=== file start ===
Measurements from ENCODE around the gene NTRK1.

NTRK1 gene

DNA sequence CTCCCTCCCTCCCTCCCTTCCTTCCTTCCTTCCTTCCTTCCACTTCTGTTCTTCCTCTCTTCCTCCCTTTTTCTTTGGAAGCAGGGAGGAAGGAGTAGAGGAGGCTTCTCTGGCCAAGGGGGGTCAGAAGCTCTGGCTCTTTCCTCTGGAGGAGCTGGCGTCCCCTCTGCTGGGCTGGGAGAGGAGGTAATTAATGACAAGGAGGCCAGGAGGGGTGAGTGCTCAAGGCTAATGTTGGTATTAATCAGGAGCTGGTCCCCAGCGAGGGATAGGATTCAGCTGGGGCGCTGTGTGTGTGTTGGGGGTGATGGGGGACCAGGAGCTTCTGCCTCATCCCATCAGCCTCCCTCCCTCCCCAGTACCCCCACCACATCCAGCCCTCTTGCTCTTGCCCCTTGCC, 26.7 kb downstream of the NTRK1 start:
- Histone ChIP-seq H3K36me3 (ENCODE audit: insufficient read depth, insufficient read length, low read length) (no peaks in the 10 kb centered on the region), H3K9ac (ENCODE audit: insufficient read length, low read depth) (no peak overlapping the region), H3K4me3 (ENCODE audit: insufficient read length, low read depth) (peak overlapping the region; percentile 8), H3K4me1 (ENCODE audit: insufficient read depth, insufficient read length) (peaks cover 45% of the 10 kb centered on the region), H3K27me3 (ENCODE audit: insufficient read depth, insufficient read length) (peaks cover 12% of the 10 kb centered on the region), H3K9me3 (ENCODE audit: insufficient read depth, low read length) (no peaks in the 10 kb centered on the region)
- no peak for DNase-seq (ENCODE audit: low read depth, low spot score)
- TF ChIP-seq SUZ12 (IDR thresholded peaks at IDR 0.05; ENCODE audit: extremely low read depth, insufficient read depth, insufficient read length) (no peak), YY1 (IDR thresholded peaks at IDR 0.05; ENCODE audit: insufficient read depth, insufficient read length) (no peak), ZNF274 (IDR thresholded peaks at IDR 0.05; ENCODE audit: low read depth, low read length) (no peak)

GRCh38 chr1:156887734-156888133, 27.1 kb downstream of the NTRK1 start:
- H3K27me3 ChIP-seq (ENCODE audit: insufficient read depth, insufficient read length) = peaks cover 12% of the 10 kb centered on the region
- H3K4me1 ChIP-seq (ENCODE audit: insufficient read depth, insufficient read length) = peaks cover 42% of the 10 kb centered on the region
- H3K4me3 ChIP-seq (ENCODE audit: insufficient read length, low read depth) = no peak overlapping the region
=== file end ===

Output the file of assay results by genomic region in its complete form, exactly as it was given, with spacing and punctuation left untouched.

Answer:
Measurements from ENCODE around the gene NTRK1.

NTRK1 gene

DNA sequence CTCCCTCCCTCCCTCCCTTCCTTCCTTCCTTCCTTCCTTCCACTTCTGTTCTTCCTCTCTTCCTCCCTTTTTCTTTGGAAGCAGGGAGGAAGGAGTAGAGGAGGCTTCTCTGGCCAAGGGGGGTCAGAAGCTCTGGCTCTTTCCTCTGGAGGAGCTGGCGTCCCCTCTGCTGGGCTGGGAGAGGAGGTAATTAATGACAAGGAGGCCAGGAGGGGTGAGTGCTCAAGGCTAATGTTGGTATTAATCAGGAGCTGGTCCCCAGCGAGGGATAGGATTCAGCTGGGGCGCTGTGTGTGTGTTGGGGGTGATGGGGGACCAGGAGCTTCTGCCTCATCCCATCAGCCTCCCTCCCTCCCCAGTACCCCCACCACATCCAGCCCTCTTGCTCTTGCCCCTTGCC, 26.7 kb downstream of the NTRK1 start:
- Histone ChIP-seq H3K36me3 (ENCODE audit: insufficient read depth, insufficient read length, low read length) (no peaks in the 10 kb centered on the region), H3K9ac (ENCODE audit: insufficient read length, low read depth) (no peak overlapping the region), H3K4me3 (ENCODE audit: insufficient read length, low read depth) (peak overlapping the region; percentile 8), H3K4me1 (ENCODE audit: insufficient read depth, insufficient read length) (peaks cover 45% of the 10 kb centered on the region), H3K27me3 (ENCODE audit: insufficient read depth, insufficient read length) (peaks cover 12% of the 10 kb centered on the region), H3K9me3 (ENCODE audit: insufficient read depth, low read length) (no peaks in the 10 kb centered on the region)
- no peak for DNase-seq (ENCODE audit: low read depth, low spot score)
- TF ChIP-seq SUZ12 (IDR thresholded peaks at IDR 0.05; ENCODE audit: extremely low read depth, insufficient read depth, insufficient read length) (no peak), YY1 (IDR thresholded peaks at IDR 0.05; ENCODE audit: insufficient read depth, insufficient read length) (no peak), ZNF274 (IDR thresholded peaks at IDR 0.05; ENCODE audit: low read depth, low read length) (no peak)

GRCh38 chr1:156887734-156888133, 27.1 kb downstream of the NTRK1 start:
- H3K27me3 ChIP-seq (ENCODE audit: insufficient read depth, insufficient read length) = peaks cover 12% of the 10 kb centered on the region
- H3K4me1 ChIP-seq (ENCODE audit: insufficient read depth, insufficient read length) = peaks cover 42% of the 10 kb centered on the region
- H3K4me3 ChIP-seq (ENCODE audit: insufficient read length, low read depth) = no peak overlapping the region